By Amy Neufeld
Perfect Romance Ballooning Adventures wouldn’t refund her deposit, so rather than lose the money, Clarissa decided to fly solo. The basket didn’t look large enough for all six passengers plus the bored attendant, but somehow they fit. The red fabric of the balloon cast a pink glow. In the corner was an open bottle of champagne, already poured into three pairs of glasses, bubbles rising. Clarissa’s phone vibrated, and, exerting considerable control, she ignored it.
After a few words about safety, spoken by rote, the fire was lit with a sharp smell of gas and a loud whoosh. The balloon began to inflate and the basket rose. Someone applauded.
Clarissa looked around. To her left was an uninterested-looking older couple. Their tickets must have been a gift, Clarissa thought, from some well-meaning but clueless child. The wife dutifully took pictures. The husband brought a newspaper.
To her right was a young couple, the man sweating and nervous, a square bulge in his pocket. Clarissa groaned—a proposal. His girlfriend looked like the type that had orchestrated the whole thing.
And behind her was Marnie, the single there instead of Clarissa’s lost half, who introduced herself loudly to everyone. The older woman was teetering on the wrong side of middle age, with wild grey hair that refused to be contained, and a scattering of artistic and political buttons on her bag. Clarissa disliked Marnie immediately.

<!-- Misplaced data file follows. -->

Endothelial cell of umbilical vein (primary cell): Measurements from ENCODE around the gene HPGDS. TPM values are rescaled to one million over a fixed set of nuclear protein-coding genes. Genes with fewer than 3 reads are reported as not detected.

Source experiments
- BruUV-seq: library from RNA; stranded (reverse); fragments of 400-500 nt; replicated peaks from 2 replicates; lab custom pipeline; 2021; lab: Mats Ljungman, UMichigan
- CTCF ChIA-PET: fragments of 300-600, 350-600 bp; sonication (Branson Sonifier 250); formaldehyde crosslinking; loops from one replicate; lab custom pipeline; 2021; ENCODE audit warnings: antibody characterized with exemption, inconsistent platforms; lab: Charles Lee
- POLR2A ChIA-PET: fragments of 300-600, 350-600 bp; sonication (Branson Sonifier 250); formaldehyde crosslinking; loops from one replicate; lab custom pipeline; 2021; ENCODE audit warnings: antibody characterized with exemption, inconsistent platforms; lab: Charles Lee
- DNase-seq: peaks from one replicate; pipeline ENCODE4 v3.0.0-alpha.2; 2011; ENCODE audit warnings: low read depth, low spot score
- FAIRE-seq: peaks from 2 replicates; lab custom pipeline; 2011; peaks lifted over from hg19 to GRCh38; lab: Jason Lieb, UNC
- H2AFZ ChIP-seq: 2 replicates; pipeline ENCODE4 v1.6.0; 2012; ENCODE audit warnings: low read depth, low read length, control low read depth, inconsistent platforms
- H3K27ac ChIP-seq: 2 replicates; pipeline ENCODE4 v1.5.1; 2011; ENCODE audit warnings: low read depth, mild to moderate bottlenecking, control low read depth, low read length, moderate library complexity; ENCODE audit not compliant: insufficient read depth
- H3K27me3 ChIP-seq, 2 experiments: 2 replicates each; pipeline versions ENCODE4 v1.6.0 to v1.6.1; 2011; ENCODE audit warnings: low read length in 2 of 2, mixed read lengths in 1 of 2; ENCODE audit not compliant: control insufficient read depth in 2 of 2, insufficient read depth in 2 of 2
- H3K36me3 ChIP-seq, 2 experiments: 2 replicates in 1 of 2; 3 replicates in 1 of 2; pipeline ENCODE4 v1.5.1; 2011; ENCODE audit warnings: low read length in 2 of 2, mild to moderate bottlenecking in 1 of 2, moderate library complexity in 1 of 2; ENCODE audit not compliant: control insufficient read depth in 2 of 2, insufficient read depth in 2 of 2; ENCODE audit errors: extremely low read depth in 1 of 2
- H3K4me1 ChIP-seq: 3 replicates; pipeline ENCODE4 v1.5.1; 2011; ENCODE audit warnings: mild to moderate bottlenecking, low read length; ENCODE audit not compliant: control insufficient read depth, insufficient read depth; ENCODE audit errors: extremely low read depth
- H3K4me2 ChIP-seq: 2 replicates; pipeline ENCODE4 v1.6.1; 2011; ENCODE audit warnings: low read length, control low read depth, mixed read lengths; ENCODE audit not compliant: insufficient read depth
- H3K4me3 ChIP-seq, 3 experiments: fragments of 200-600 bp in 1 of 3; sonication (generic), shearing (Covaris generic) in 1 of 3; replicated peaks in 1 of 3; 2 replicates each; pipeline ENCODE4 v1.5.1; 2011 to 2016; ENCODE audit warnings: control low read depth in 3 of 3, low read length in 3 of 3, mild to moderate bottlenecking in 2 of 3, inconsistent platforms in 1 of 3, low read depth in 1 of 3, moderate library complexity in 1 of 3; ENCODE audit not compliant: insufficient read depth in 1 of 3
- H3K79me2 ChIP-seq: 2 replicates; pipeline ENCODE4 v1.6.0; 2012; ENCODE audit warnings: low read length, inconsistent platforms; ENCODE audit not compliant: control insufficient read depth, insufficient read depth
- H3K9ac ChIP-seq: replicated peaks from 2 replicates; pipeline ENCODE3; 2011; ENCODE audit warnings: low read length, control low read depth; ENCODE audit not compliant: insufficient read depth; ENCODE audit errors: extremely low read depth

“I was so lucky to get a single ticket,” Marnie yelled over the noise, to everyone and no one. Clarissa didn’t engage. It had probably been Marnie who cheered when the balloon lifted. When the older woman pulled out a selfie stick, Clarissa turned away to hide her disgust.
As the balloon continued to rise, turning cars into ants below them, Clarissa’s phone buzzed again, and before she could catch herself it was out of her pocket. A series of texts with his face next to them. Anger about the cat, about her things not picked up, about the inconvenience she caused. She longed to text back the only message she sent him now: why? The list of texts on her phone grew heavier. She tried to focus on the view from this great height. She felt Marnie’s breath on her neck.
Clarissa decided to take a photo to replace her profile pic. She reached out to position her phone, and felt a hand on her shoulder. It was Marnie, offering the selfie stick. Clarissa shook her head no, and tried not to roll her eyes.
At that moment, her phone buzzed again, and Clarissa lost purchase on it. The phone squirmed in her palm, then leapt into the abyss below, taking with it every photo, every message, every video. Every scrap of what they had been.
Everyone gasped as Clarissa pushed to the edge of the basket, certain she was going to follow her phone. How amazed they were to see that she began to float. At first she reached down for her phone, but then looked up, wonder spreading across her face. As the phone continued to fall, she rose higher and higher. Lighter than air, she disappeared into the clouds. All they heard was her laughter.
Vivid pictures. Nice work Amy. Pleasure to read.
Thanks Todd, I appreciate that!
Nice touch. Loved the message.
This was great. A few messages in this short piece I think. Marilyn
Thanks Marilyn! I’m glad you enjoyed it.
Love the airiness of the storytelling. Liberating!
Thank you so much – glad you enjoyed it!
Amy, I picture Clarissa in a Chagall watercolor, light as a leaf, free of gravity, of those in the basket. Free at last (or at least temporarily) of the string of his angry, selfied texts. Lovely.